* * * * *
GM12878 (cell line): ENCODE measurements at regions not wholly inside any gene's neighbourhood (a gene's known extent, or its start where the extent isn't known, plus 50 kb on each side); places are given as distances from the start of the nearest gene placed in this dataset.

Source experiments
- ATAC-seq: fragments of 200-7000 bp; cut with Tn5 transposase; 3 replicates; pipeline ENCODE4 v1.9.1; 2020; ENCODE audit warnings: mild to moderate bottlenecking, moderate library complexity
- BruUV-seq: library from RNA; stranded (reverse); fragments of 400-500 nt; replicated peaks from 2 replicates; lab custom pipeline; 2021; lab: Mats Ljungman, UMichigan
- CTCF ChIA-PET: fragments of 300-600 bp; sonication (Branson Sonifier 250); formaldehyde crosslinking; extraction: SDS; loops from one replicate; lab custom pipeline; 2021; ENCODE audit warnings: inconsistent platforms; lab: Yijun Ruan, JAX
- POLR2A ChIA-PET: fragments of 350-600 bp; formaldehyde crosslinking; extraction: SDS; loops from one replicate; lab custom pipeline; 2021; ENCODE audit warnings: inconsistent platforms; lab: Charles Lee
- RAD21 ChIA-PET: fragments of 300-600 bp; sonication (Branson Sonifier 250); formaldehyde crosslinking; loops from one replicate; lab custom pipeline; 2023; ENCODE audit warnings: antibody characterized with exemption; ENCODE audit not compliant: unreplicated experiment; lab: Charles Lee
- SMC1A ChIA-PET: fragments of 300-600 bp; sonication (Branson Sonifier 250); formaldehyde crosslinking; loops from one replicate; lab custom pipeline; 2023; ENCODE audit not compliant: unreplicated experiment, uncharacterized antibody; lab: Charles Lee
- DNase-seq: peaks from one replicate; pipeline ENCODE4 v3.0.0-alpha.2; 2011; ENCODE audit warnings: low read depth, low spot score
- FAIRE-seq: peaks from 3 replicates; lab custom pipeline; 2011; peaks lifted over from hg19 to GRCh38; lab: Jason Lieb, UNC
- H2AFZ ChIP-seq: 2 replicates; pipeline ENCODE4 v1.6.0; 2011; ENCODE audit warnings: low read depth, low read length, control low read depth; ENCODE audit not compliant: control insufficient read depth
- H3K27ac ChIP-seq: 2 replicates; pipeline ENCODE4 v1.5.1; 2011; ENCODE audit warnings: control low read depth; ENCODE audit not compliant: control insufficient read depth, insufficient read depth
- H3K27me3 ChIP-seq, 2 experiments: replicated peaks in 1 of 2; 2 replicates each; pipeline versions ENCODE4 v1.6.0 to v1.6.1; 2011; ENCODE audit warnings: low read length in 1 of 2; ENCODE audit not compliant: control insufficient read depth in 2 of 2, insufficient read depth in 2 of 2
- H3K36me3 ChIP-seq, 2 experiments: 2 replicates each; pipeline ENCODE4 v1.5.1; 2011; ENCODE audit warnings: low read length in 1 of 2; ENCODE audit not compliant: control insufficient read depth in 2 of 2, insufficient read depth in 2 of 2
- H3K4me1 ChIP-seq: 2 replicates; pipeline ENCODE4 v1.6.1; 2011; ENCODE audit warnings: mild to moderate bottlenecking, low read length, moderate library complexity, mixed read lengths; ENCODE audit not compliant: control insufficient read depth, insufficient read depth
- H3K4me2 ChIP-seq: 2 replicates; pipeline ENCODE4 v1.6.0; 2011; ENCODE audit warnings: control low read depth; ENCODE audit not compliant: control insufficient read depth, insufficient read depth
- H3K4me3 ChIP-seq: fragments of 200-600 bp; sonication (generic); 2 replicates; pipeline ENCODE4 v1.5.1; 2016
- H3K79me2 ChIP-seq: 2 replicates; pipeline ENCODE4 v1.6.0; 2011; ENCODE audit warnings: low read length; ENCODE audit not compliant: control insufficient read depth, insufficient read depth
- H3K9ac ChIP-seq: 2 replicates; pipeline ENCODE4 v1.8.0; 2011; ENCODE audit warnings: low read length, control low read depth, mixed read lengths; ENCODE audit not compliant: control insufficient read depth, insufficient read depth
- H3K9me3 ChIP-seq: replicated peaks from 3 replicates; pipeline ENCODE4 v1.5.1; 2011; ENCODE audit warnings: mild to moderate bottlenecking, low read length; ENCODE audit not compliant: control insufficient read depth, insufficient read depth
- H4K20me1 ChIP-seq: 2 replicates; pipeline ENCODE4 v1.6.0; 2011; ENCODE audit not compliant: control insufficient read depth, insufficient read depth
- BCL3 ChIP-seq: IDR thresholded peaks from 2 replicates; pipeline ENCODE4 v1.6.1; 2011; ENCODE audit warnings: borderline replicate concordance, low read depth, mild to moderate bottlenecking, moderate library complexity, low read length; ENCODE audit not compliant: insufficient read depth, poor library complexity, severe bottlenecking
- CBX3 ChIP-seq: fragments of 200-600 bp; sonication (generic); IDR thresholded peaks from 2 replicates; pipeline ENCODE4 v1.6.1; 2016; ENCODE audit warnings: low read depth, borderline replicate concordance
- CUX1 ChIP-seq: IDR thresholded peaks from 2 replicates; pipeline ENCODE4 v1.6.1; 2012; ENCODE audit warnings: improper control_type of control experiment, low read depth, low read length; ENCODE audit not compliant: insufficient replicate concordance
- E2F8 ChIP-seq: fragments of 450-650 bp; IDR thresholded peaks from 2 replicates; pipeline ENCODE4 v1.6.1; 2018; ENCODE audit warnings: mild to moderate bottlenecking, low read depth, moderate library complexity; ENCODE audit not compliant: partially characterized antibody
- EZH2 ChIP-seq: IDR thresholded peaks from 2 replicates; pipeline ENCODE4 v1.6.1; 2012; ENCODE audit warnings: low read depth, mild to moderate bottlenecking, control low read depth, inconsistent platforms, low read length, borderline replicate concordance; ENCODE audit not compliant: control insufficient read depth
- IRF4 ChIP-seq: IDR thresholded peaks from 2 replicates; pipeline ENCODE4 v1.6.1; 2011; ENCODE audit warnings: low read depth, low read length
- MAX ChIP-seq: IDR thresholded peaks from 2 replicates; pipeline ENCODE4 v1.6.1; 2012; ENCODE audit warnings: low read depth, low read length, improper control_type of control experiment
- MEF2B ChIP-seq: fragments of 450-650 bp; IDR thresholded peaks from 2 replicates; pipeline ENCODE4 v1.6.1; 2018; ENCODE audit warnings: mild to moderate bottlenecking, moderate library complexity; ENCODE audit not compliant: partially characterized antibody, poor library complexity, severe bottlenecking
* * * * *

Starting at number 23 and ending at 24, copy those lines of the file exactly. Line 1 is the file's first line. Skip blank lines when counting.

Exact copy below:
- CBX3 ChIP-seq: fragments of 200-600 bp; sonication (generic); IDR thresholded peaks from 2 replicates; pipeline ENCODE4 v1.6.1; 2016; ENCODE audit warnings: low read depth, borderline replicate concordance
- CUX1 ChIP-seq: IDR thresholded peaks from 2 replicates; pipeline ENCODE4 v1.6.1; 2012; ENCODE audit warnings: improper control_type of control experiment, low read depth, low read length; ENCODE audit not compliant: insufficient replicate concordance